Climb Every Mountain

Matthew Henry standing on the Mall with the Washington Monument in the background
Matthew at the Marine Corp 10K, where he set his personal record!

Matthew Henry knows what it means to climb a mountain. As a colorectal cancer survivor, he’s considering a trek to Mount Everest’s Thorung High Camp. At 16,010 feet in the air, it’s a strenuous climb. But it’s nothing compared to his climb to beat cancer.

In the fall of 2021, Matthew's primary care physician (PCP) referred him to Matthew Ng, MD, a colorectal surgeon at the GW Cancer Center. Matthew’s PCP had been treating him for several months for an internal hemorrhoid. Matthew had noticed blood during bowel movements. And, as a bike-to-work employee combined with the end-of-summer blackberry season, Matthew’s bowel movements had significantly changed.

“A cancerous tumor was growing all this time,” said Matthew. Once the Stage II cancer diagnosis was definitive, he started nearly two months of simultaneous radiation and chemotherapy treatments, known as total neoadjuvant therapy, before undergoing surgery in July 2022.

The treatments were difficult; Matthew described the pain from the radiation as “the most intense I’ve ever experienced,” and the chemo left him feeling debilitated. His care team put their multidisciplinary superpowers to work to provide a personalized intervention plan to help ease the pain. “They’re the most incredible people – Drs. Ng, Kim, Ranganath, and Goyal – all working with me and for me,” said Matthew.

Through collaboration, cure is within reach. The combined expertise of surgeons, oncologists, radiologists, and other specialists provides the most effective and personalized treatment plan for rectal cancer.”

In addition to the cancer treatments, Matthew saw Isha Kalia, PhD, for genetic counseling and testing. Matthew learned he carries a genetic mutation in the BRCA gene. While the BRCA gene has not been associated with an increased risk of colorectal cancer, it has provided Matthew with valuable information to inform his medical management. “Genetic testing empowers patients to undergo individualized cancer screening, the choice to make informed decisions about preventive surgical options to reduce their cancer risk, and provides the patient’s family members to access appropriate screening by identifying those family members at an increased risk for cancer,” Explained Dr. Kalia.

With evidence that the cancer had invaded the anal sphincter, the next step was a six-and-a-half-hour surgery during which Matthew’s rectum and anus were removed. He now wears a colostomy bag (a small, waterproof pouch that collects waste from the body through a stoma, an opening in the abdominal wall) and will for the rest of his life. “I’ve become habituated to being an ostomate (someone who wears a colostomy bag),” said Matthew, “I’ve learned to troubleshoot certain issues, like preventing leaks. It’s pretty much routine now.”

Matthew describes the recovery process with respect to his love of biking. From the first treatment for the hemorrhoid to the reconstructive plastic surgery by Dr. Ranganath and team, Matthew was instructed not to ride a bike for six months. He knew he needed to get back on his feet and recover from the months of radiation and chemo to regain strength. He asked the team, “Can I run?” The answer: Sure, just don’t ride a bike. Even though Matthew didn’t like running and fell for all the common misconceptions, thinking the sport would destroy his knees, he began running anyway.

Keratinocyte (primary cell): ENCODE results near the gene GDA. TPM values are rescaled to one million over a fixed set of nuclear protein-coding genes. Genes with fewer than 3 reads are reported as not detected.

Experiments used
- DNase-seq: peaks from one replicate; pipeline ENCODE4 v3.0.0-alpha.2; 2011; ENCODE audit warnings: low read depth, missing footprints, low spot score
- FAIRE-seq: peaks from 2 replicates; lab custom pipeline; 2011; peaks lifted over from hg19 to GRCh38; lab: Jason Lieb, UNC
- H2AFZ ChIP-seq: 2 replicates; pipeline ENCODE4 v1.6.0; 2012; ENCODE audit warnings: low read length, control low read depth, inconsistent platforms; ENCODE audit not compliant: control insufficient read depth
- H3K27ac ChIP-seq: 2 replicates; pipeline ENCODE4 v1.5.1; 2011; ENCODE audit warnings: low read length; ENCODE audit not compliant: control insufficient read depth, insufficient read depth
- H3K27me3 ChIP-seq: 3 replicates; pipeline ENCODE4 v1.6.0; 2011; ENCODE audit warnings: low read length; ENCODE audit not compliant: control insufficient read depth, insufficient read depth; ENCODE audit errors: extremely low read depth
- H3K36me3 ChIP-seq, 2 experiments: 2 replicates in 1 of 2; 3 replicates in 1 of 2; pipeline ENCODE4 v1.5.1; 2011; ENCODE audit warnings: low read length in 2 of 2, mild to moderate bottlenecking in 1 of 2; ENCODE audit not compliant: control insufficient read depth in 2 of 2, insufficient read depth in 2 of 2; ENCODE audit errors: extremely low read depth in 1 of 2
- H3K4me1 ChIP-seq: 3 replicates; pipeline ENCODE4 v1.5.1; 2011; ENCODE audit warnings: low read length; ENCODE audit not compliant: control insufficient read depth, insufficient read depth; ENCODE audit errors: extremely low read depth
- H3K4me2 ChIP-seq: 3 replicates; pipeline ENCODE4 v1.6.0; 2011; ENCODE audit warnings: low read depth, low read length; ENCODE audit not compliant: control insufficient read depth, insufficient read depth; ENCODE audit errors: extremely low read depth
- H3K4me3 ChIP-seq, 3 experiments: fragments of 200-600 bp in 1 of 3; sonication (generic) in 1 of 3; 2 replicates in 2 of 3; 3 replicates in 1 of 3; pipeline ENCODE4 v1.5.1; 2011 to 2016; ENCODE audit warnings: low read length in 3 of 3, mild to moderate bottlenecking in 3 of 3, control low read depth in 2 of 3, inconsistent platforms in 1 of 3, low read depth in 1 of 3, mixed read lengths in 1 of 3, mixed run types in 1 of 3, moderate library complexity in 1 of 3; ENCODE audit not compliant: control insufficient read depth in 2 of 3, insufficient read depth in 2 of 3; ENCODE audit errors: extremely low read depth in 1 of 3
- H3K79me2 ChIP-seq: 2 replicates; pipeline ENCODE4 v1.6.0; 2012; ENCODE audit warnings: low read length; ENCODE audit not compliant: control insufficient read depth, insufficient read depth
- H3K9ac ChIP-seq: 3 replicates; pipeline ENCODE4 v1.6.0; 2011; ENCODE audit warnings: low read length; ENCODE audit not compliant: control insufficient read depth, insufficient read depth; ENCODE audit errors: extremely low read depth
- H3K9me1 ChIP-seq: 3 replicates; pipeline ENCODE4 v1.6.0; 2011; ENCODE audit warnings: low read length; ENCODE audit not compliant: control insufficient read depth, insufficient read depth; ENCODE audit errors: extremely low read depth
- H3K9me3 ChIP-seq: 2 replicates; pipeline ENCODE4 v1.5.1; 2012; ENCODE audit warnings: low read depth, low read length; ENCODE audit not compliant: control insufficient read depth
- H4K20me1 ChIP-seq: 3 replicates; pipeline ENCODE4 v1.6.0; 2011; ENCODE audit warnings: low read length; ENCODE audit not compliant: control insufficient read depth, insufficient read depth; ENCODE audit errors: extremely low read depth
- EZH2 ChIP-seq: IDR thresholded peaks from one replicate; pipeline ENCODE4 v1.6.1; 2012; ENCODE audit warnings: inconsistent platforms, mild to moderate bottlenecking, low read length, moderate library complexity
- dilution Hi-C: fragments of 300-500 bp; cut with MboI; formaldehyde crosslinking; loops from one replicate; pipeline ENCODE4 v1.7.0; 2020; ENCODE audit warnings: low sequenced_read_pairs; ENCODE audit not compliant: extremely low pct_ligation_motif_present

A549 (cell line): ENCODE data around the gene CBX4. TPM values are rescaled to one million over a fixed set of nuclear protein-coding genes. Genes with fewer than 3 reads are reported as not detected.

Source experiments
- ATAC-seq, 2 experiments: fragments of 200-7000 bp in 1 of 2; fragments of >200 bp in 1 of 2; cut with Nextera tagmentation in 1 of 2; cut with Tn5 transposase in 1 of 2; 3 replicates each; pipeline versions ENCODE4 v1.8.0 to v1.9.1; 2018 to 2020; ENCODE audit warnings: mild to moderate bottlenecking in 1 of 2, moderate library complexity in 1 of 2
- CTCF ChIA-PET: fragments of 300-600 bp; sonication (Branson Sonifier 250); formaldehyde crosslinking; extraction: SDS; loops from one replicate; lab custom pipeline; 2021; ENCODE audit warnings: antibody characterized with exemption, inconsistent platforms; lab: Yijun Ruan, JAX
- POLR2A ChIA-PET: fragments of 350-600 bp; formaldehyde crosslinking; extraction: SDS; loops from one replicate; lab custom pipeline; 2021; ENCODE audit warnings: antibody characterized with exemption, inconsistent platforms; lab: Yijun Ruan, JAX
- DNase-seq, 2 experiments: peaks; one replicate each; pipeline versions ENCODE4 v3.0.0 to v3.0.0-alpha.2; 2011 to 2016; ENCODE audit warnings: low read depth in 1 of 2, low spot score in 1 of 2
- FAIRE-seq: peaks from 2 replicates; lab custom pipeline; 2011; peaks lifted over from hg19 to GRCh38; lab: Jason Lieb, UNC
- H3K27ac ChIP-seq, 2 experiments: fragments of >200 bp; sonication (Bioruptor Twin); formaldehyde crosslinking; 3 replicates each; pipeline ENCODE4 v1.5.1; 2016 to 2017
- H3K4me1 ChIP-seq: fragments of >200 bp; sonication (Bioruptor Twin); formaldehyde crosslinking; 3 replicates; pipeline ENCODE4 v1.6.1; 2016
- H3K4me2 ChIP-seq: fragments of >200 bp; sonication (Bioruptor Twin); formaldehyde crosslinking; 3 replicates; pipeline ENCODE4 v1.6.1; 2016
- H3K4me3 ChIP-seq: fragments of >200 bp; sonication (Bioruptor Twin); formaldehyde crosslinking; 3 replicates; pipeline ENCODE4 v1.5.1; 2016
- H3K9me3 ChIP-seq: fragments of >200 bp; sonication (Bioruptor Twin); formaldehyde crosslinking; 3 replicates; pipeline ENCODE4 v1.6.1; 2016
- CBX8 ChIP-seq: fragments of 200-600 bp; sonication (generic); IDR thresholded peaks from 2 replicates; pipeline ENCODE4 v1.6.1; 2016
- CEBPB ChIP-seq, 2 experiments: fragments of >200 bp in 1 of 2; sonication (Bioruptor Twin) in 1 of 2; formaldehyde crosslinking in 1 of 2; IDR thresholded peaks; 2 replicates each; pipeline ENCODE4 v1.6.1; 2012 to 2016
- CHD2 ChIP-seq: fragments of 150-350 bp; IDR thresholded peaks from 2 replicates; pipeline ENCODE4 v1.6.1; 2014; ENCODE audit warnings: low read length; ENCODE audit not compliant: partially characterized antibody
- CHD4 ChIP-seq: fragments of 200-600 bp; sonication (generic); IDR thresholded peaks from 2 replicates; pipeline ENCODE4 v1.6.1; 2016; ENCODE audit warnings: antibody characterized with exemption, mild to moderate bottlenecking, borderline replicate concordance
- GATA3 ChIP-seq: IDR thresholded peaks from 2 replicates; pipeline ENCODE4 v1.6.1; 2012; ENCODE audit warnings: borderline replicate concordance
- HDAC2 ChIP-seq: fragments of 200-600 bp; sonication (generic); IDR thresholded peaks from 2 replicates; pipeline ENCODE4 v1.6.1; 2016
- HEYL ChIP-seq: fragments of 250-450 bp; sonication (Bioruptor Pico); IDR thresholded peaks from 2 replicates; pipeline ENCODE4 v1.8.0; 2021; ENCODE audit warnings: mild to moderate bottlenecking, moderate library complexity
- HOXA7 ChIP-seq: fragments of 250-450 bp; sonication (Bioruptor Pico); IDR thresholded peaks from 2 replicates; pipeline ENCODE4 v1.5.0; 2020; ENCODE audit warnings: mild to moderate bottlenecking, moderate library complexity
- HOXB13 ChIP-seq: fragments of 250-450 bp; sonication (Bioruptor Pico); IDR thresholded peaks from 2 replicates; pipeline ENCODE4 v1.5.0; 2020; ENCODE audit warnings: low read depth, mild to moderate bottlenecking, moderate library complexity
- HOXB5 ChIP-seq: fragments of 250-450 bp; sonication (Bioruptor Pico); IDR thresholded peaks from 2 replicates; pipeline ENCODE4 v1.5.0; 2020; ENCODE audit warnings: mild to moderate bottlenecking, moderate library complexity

A lifelong athlete, Matthew's new lifestyle hasn’t slowed him down. While he’s not biking as much as he used to, he’s still running (trail and road), walking, and hiking. He and his wife, Amy, are regular competitors in local 5- and 10-K races. They often hike with their son and daughter-in-law when visiting them at their home near Lake Tahoe. It was during one of those visits that the topic of hiking Mount Everest came up in conversation.

“My son and daughter-in-law are serious hikers,” Matthew explained. The pair have scaled many peaks, including Mount Kenya and Everest Base Camp. This October, they plan on hiking to Thorung High Camp and suggested that Matthew and Amy join them part of the way.

Matthew consulted Dr. Ng about the mechanics of a colostomy bag at such a high altitude – Thorung High Camp soars 16,000 feet into the clouds – and much colder temperatures than he’s experienced since his treatment.

“Seeing a patient conquer Everest after battling colorectal cancer is a testament to the human spirit. It speaks volumes about his courage and determination. As a surgeon, it's incredibly rewarding to know that the care he received at GW has empowered them to achieve such a remarkable feat. It's a powerful reminder that life can be full and adventurous following colorectal cancer, and a multidisciplinary approach that includes surgery can be a doorway to a whole new world of possibilities,” said Dr. Ng.

“The final decision hasn’t been made yet,” said Matthew. Preparing for the climb requires training for the 15-day, 80-mile hike, including climbing several high peaks prior to leaving and spending a few days in Nepal to get used to the altitude before heading up the mountain.

But if anyone can climb Mount Everest, it’s Matthew Henry. He’s tackled much tougher mountains and made it to the top.

“I lost my first wife, Peggy, to Lymphoma in 1997. The word ‘cancer’ for me has been the scariest word I can think of. Reading moderately differentiated adenocarcinoma on a biopsy of a tumor in my body meant a certain and painful death for me. Through the multi-disciplinary brilliance of the GW Cancer Center team, the opposite became reality: greater life.”

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